Gravitational wave detectors have spotted a cosmic collision in which a giant black hole swallowed up a mystery object seemingly too heavy to be a neutron star, but too light to be a black hole. Weighing in at 2.6 times the mass of the Sun, the object falls into a hypothetical “mass gap,” a desert between the heaviest neutron star and the lightest black hole that some theories predict—suggesting the gap doesn’t exist and that those theories need to be amended.
“People who thought there was a mass gap will have to rethink it, for sure,” says Cole Miller, an astrophysicist at the University of Maryland, College Park, who was not involved in the observation. He adds, however, “People aren’t going to be joining cults because they cannot survive this change in their worldview.”
The data come from physicists working with the Laser Interferometer Gravitational-Wave Observatory (LIGO), a pair of detectors in Louisiana and Washington state, and Virgo, a similar detector in Italy. All three consist of huge, exquisitely sensitive optical instruments that can detect the fleeting stretching of space itself set off when two massive objects, such as black holes, swirl into each other. Since LIGO first sensed such gravitational waves in 2015, physicists have spotted dozens of mergers. And on 14 August 2019, the LIGO and Virgo detectors spotted a merger of objects with masses 23 and 2.6 times that of the Sun, the joint LIGO-Virgo collaboration announced yesterday.
It’s the 2.6–solar-mass object that raises eyebrows because it falls squarely in the mass gap, says Vicky Kalogera, an astrophysicist and LIGO team member from Northwestern University. “Now, for the first time, we have seen such an object,” she says. By sensing only the gravitational waves from the collision, LIGO and Virgo cannot tell for sure what the object is, she says. But nuclear physics suggests a neutron star heavier than about 2.2 solar masses cannot support its own weight, so the object is “almost certainly” a black hole, Miller says.
Yet it’s not easy to form a black hole this light, explains Feryal Özel, an astrophysicist at the University of Arizona. Prior to the advent of LIGO and Virgo, the only observational evidence for black holes came from the study of about 30 in our own galaxy, each of which orbits a companion star that feeds hot matter into it. None of these black holes weighs less than five solar masses, Ozel noted and colleagues noted in 2010. So they posited a mass gap between about 2.5 and five solar masses in which there should exist neither neutron stars nor black holes. But that notion rests on observation, Özel stresses. “Is there a fundamental physics reason black holes can’t form below five solar masses? We certainly don’t think so,” she says. “But, there must be something in the way massive stars evolve that makes it very hard.”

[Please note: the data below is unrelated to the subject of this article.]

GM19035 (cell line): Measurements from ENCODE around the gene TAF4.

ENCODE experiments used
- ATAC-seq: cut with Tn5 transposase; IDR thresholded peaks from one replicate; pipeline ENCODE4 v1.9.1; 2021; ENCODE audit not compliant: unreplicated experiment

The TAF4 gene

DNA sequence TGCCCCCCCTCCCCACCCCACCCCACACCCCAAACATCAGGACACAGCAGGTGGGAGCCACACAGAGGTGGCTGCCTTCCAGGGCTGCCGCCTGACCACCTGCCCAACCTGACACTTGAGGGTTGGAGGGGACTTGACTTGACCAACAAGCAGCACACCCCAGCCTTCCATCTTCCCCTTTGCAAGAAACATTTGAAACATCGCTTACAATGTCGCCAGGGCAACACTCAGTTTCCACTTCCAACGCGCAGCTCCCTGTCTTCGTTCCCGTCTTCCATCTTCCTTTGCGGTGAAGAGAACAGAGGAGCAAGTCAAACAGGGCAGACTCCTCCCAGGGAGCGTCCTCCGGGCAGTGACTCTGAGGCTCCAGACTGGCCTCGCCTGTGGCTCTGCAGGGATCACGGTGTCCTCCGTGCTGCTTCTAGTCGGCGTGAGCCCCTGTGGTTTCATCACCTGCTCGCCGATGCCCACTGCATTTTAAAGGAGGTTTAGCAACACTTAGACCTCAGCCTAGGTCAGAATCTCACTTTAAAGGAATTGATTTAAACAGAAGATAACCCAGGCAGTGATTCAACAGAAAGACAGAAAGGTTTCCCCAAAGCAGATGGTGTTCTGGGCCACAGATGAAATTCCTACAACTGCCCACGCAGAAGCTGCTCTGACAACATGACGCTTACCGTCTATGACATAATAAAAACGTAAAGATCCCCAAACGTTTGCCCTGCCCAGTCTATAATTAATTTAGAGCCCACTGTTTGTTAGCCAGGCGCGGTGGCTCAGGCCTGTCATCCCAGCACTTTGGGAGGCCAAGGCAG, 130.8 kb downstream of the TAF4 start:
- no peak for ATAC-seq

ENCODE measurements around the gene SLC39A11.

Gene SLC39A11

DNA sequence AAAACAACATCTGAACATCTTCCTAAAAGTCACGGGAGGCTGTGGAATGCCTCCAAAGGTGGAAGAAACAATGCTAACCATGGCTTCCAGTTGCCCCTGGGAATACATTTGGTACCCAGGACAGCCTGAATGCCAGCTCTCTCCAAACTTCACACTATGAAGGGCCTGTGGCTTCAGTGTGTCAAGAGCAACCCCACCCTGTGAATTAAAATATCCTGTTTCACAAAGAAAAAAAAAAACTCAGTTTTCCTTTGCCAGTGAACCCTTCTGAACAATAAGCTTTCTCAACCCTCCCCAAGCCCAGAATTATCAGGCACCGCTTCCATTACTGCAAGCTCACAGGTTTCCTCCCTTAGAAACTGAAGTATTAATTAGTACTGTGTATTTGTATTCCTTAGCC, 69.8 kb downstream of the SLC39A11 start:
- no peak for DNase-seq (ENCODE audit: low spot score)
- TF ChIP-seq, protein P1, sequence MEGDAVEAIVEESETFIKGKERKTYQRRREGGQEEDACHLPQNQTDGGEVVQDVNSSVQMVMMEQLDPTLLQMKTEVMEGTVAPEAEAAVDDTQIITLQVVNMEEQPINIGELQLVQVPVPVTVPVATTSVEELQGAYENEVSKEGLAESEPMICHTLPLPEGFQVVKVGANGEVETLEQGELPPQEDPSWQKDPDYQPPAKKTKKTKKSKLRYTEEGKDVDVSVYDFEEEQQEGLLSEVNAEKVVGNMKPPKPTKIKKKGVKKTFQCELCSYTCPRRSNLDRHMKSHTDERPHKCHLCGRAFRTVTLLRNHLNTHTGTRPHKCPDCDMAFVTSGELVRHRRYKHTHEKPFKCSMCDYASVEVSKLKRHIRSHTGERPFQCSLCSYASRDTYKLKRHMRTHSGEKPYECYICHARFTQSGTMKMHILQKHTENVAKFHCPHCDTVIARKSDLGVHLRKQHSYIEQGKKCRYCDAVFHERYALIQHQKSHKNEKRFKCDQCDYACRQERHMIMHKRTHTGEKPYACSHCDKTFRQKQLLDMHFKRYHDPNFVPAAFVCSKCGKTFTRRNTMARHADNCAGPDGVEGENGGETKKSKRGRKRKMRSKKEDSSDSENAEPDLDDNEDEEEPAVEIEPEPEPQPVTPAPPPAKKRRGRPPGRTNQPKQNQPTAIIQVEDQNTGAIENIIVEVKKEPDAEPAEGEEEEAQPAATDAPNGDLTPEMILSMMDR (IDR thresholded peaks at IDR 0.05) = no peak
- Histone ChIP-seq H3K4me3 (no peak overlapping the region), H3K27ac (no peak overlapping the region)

Subsequently, theorists explained why that may be so. Either a neutron star or a black hole can form when a massive star runs out of hydrogen fuel and its core begins to collapse. If the star is light enough, the core will collapse to a neutron star in a supernova explosion that blows away the rest of the star. If the star is too massive, however, its core will shrink to an infinitesimal point, leaving behind only its superintense gravitational field: a black hole. Theories suggest that, for these heavy stars, all but the outermost layers of the star fall in, boosting the black hole’s mass to five solar masses or more.
The new observation may put a dent in that theory—which Miller says has already met with some skepticism. “The supernova theorists who do the real modeling basically say, ‘Look, show us for sure there’s a mass gap and we’ll work on it,’” he says. And Özel, one of the original proponents of the mass gap, seems unperturbed by the find. “It’s very exciting,” she says. What’s more, LIGO and Virgo have shown that it’s possible to form a low-mass black hole in a different way. In August 2017, they spotted the merger of two neutron stars, which produced, presumably, a black hole of 2.7 solar masses.
The real puzzle may be the extreme mismatch in the masses of the black holes in the new observation, says Brian Metzger, a theoretical astrophysicist at Columbia University who was not involved in the work. Just a few weeks ago, LIGO and Virgo announced an event in which one black hole outweighed the other by a ratio of four to one. In the new event, the ratio is nine to one. “The interesting thing is the extreme mass ratio, which is hard to produce through most [models] people have focused on,” Metzger says.
Nobody knows how tightly orbiting pairs of black holes form in the first place. Most theorists have focused on two general scenarios, Metzger says: either orbiting pairs of stars that both collapse to form black holes or individual black holes that rattle around in tiny, old galaxies called globular clusters that somehow manage to pair up. Both scenarios tend to make pairs in which the black holes have similar masses. So theorists may have to dream up new hatcheries for lopsided black hole pairs, Metzger says, perhaps by starting in the dense centers of large galaxies.